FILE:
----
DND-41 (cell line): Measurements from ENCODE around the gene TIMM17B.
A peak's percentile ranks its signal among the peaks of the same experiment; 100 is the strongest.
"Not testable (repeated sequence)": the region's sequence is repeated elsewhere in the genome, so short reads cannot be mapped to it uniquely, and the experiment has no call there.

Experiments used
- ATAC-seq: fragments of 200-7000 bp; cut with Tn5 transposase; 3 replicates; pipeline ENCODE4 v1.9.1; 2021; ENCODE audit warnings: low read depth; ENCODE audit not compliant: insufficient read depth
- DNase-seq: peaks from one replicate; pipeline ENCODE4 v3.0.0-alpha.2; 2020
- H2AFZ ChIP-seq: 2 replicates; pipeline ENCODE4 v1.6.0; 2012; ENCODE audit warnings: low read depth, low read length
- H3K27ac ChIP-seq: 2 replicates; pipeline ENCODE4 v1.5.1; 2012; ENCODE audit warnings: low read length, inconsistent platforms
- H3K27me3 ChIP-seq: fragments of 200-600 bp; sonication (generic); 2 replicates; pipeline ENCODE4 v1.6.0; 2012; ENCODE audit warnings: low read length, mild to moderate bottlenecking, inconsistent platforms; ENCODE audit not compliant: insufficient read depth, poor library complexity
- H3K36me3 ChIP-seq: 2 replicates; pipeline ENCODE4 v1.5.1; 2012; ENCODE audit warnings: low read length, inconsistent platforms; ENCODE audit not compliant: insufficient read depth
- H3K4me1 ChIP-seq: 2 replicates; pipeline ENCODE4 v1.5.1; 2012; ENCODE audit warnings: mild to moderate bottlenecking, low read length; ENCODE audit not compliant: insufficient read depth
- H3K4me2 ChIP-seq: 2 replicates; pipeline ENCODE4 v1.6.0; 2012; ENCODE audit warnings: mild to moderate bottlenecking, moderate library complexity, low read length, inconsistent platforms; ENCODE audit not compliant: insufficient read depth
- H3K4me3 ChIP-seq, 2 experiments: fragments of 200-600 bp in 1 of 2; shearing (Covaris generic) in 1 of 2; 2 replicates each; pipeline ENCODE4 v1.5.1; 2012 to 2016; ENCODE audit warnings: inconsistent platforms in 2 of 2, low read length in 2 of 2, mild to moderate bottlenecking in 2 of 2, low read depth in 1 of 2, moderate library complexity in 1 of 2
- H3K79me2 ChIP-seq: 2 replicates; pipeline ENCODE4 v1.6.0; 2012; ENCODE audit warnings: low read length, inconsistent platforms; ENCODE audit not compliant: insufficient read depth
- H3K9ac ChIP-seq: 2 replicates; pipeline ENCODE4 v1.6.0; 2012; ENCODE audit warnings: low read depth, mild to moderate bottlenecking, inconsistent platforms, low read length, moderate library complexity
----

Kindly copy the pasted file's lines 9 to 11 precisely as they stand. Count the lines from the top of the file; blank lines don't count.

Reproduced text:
- H3K27me3 ChIP-seq: fragments of 200-600 bp; sonication (generic); 2 replicates; pipeline ENCODE4 v1.6.0; 2012; ENCODE audit warnings: low read length, mild to moderate bottlenecking, inconsistent platforms; ENCODE audit not compliant: insufficient read depth, poor library complexity
- H3K36me3 ChIP-seq: 2 replicates; pipeline ENCODE4 v1.5.1; 2012; ENCODE audit warnings: low read length, inconsistent platforms; ENCODE audit not compliant: insufficient read depth
- H3K4me1 ChIP-seq: 2 replicates; pipeline ENCODE4 v1.5.1; 2012; ENCODE audit warnings: mild to moderate bottlenecking, low read length; ENCODE audit not compliant: insufficient read depth